Northwest Wanderings | Serving up 'the joy of the koi'
Zuolie Deng came to America in 1988 and now makes his living as an artist.
Seattle Times staff photographer
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24th in an occasional series
He came from China with the ability to cook and the desire to paint. So the chef would dash between his wok and his canvas in the kitchen of a Southcenter restaurant. The cooking paid the bills and the painting fed his soul.
"I worked every day with no days off the first 10 years here," said Zuolie Deng, who came to America in 1988.
He loved painting from as early as he could recall.
"I'm self-taught; I learned by myself," he says in Mandarin, through a translator. Deng apologizes often for his English, though he is fluent in two Chinese dialects and conversational in English. Growing up near a museum, he visited it daily. "My father said go every day for an education. So, I saw many famous paintings."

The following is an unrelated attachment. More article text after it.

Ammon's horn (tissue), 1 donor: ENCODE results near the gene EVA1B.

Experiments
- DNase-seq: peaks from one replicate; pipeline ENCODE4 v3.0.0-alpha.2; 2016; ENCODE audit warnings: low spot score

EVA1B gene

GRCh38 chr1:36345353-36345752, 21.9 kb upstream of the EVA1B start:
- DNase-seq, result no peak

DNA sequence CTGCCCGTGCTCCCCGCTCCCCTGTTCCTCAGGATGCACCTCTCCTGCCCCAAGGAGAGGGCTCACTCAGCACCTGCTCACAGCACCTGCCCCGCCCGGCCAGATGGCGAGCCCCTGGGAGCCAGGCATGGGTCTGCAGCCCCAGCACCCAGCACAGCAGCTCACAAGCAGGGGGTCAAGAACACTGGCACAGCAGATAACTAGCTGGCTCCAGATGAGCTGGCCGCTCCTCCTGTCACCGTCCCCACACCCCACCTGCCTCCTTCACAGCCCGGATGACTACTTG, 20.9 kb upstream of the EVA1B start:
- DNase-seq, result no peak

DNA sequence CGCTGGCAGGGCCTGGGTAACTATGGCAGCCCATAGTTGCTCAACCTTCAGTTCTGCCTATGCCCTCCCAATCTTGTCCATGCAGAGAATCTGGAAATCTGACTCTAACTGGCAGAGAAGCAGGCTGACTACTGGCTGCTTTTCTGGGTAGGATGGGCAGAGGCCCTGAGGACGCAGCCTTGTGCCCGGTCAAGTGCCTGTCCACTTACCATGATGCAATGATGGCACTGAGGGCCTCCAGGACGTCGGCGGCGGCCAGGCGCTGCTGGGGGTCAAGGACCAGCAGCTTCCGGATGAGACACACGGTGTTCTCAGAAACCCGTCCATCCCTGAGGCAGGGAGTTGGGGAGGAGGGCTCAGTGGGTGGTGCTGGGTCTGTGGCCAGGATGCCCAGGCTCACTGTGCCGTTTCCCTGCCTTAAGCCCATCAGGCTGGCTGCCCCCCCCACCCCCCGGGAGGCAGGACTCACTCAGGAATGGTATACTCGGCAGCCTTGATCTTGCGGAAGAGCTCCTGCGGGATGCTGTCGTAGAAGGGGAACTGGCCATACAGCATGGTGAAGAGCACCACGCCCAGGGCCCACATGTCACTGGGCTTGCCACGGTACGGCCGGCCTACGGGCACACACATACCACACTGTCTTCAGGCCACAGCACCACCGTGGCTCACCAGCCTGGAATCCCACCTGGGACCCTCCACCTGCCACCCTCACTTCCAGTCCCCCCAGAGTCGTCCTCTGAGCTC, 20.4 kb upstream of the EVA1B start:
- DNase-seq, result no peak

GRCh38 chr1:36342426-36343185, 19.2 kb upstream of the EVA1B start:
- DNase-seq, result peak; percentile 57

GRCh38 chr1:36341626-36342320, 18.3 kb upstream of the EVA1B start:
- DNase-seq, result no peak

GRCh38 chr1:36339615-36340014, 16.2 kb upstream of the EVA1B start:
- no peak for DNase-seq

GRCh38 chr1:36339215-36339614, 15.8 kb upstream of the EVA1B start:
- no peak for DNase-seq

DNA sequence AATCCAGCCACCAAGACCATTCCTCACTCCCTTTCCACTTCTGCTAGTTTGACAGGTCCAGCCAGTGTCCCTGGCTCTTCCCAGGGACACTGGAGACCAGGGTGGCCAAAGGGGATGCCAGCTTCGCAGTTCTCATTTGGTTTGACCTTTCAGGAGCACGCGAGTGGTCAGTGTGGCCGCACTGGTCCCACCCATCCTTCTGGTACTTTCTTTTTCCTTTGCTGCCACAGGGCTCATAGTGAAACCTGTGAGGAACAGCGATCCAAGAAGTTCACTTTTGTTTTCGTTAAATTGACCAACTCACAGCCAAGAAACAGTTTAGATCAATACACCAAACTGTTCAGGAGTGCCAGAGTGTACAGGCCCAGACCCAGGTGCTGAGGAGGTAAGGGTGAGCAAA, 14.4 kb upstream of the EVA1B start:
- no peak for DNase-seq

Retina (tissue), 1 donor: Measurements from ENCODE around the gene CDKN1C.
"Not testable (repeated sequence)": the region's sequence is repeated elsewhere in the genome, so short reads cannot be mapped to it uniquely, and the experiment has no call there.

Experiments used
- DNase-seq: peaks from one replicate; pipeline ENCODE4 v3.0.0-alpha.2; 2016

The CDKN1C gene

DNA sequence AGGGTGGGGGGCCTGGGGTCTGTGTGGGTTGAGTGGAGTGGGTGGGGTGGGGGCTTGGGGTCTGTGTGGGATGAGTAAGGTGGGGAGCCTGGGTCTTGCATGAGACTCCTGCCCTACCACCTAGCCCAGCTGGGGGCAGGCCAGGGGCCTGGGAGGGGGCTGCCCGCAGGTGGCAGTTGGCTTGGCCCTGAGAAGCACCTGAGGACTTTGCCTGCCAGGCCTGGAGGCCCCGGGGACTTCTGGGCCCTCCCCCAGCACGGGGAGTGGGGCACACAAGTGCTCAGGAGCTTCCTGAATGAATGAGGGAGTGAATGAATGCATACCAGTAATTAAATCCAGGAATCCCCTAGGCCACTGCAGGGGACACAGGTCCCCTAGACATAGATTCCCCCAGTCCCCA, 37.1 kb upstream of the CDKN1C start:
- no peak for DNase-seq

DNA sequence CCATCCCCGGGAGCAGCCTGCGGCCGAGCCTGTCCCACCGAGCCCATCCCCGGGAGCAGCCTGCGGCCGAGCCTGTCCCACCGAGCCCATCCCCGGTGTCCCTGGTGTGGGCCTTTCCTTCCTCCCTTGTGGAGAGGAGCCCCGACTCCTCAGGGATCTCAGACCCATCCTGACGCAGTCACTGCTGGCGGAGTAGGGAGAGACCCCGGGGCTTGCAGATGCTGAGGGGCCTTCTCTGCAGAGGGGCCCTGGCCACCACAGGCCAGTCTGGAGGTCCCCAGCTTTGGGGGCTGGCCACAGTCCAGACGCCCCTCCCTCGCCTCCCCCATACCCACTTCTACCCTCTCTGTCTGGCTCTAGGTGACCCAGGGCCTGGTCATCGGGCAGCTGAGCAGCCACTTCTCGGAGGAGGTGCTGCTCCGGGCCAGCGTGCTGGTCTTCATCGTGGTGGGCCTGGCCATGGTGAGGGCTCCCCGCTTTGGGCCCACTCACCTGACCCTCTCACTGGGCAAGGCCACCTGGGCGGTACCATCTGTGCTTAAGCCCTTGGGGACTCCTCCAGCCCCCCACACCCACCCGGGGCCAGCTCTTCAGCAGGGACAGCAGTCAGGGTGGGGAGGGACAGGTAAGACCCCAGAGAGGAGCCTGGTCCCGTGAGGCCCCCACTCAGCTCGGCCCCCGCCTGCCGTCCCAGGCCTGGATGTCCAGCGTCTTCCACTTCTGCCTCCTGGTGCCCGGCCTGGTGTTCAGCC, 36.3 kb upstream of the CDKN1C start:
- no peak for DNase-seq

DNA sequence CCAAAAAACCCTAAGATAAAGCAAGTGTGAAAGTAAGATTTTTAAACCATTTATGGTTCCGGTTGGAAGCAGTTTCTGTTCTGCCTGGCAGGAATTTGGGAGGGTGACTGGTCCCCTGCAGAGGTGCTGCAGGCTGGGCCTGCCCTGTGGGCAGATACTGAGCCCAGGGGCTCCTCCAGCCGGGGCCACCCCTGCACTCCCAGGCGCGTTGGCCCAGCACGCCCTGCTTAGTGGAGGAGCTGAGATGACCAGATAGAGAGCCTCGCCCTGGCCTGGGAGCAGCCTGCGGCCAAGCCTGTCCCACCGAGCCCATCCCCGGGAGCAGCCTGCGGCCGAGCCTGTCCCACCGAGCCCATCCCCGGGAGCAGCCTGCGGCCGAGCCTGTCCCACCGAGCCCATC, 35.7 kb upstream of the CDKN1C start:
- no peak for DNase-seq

Artists in the museum gave the youngster brushes and pencils. Now 49, he makes his living as an artist. It pays the bills.
"But most important," says Deng, "is your audience be touched by your art."
He paints koi often. His watercolors bring them to life.
"Koi represent very good luck, beauty and peace," he says. "I can feel the joy of the koi as they swim."
How much fame his art will ultimately bring is not known. About success he says, "Picasso was famous during his life. Van Gogh, famous after his life. Not everyone is as lucky as Picasso.
"That's why you should live a long life. Do not die too soon."
Alan Berner: firstname.lastname@example.org or 206-464-8133
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